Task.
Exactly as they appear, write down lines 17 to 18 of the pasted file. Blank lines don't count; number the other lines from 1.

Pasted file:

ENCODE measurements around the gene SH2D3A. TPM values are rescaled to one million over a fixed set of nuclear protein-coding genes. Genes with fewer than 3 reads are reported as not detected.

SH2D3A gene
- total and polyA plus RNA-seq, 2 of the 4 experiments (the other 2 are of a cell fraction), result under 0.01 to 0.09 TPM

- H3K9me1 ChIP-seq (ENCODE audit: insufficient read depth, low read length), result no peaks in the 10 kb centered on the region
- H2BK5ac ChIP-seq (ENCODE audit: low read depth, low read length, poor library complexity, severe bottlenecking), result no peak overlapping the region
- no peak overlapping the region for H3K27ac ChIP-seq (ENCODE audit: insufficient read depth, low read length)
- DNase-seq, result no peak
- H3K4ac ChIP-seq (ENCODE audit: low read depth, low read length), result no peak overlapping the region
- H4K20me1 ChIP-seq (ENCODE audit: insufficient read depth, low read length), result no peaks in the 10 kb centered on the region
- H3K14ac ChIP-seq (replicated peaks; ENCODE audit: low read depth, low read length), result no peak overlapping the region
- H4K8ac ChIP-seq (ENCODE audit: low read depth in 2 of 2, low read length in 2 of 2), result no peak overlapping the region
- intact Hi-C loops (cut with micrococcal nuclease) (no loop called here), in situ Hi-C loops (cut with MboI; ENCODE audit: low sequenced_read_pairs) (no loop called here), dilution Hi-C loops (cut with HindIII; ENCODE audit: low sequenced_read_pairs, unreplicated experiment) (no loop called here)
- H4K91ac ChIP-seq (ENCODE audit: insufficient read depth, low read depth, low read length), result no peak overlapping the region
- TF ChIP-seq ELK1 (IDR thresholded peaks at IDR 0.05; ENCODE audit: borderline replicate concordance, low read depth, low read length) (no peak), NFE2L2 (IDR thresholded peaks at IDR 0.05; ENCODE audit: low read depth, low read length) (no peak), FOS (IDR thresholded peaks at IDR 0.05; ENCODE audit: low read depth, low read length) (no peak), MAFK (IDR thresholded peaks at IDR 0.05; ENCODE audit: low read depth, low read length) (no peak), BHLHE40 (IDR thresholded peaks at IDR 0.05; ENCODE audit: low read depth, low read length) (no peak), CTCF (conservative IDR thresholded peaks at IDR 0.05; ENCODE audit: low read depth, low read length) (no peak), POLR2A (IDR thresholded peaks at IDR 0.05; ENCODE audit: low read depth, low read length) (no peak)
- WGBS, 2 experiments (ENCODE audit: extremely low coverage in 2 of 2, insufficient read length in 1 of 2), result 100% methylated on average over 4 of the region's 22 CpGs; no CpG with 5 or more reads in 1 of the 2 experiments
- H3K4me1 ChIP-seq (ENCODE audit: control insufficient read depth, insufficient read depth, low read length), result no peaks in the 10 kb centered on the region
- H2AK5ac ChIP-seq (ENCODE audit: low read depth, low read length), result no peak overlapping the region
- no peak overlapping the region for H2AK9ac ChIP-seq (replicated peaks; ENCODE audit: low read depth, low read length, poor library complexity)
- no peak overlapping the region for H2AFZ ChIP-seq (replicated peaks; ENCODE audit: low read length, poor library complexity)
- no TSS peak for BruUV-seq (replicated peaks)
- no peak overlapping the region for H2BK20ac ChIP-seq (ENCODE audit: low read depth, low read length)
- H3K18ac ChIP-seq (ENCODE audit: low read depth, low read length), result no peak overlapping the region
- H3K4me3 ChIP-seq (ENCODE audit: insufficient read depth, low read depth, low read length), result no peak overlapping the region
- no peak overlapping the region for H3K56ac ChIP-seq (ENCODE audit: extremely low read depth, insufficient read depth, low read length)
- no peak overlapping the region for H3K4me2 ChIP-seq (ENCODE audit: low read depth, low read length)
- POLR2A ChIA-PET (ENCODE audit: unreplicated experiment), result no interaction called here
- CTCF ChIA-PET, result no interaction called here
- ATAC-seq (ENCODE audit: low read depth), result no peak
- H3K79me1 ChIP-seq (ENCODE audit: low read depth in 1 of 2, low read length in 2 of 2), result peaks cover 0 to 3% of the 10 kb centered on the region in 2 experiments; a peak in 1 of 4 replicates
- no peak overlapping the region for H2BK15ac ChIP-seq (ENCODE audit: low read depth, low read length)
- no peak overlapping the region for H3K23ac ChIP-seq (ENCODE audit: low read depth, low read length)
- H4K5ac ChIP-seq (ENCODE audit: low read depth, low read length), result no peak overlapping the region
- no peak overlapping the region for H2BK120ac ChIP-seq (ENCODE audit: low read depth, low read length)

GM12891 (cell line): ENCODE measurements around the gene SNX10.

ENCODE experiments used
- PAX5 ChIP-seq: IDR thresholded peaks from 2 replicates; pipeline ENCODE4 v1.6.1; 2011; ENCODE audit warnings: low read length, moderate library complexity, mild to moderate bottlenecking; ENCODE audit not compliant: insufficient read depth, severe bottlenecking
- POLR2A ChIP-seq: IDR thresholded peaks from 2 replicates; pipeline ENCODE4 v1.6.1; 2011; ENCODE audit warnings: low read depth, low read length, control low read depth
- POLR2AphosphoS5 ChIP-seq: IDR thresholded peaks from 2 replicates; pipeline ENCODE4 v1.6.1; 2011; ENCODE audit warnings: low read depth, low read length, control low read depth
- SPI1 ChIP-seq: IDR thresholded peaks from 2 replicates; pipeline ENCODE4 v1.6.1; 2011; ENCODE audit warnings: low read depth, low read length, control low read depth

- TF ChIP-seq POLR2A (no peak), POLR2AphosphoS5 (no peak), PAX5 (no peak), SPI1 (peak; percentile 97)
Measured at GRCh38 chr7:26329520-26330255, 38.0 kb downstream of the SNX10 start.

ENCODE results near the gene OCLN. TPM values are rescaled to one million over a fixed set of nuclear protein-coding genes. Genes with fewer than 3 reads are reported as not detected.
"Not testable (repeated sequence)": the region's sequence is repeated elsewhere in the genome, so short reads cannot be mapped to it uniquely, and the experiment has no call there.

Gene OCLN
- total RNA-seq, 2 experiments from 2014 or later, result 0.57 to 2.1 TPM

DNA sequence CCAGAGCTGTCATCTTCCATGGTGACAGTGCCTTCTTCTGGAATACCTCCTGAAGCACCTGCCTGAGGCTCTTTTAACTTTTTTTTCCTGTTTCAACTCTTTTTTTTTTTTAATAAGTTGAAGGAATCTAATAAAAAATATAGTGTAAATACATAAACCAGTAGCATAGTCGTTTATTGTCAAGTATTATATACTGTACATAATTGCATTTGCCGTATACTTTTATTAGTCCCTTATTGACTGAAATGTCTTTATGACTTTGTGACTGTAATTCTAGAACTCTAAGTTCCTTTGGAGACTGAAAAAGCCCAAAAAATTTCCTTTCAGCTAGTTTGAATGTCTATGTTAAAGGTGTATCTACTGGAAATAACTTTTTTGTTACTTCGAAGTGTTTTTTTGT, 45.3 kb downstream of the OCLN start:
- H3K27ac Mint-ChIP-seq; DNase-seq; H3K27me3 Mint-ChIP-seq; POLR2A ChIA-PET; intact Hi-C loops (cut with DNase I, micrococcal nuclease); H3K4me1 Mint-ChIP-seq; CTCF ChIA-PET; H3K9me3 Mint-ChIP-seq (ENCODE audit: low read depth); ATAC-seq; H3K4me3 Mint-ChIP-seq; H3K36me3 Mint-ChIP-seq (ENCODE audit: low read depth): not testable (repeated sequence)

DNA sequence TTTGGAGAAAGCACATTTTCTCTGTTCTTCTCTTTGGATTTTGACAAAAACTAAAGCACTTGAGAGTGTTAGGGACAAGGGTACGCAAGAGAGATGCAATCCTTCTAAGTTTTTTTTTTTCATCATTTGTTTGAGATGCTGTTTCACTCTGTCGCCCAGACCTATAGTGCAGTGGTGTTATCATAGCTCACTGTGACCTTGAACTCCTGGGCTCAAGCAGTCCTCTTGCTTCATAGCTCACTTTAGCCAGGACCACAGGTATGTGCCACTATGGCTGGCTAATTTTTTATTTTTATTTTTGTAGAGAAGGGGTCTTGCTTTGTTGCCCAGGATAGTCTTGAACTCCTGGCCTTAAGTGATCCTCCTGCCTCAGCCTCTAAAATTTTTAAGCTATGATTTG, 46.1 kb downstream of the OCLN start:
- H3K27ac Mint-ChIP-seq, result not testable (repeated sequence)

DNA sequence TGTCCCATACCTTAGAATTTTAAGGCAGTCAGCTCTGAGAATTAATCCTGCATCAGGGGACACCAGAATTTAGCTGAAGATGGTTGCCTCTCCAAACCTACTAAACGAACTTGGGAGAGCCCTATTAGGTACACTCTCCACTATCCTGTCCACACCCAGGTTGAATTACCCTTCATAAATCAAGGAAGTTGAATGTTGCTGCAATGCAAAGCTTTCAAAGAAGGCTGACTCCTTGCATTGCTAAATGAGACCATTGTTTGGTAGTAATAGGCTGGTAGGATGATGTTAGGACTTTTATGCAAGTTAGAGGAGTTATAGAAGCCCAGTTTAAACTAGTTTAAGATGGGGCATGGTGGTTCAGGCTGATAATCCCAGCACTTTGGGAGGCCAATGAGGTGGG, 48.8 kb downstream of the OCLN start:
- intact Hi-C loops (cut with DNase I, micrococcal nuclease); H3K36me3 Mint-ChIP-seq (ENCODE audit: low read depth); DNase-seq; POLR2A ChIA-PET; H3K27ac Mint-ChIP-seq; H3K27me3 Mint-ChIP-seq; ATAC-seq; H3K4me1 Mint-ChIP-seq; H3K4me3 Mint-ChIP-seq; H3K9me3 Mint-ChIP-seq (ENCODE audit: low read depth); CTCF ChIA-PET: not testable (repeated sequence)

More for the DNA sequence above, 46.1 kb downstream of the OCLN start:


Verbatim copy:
- H2AK5ac ChIP-seq (ENCODE audit: low read depth, low read length), result no peak overlapping the region
- no peak overlapping the region for H2AK9ac ChIP-seq (replicated peaks; ENCODE audit: low read depth, low read length, poor library complexity)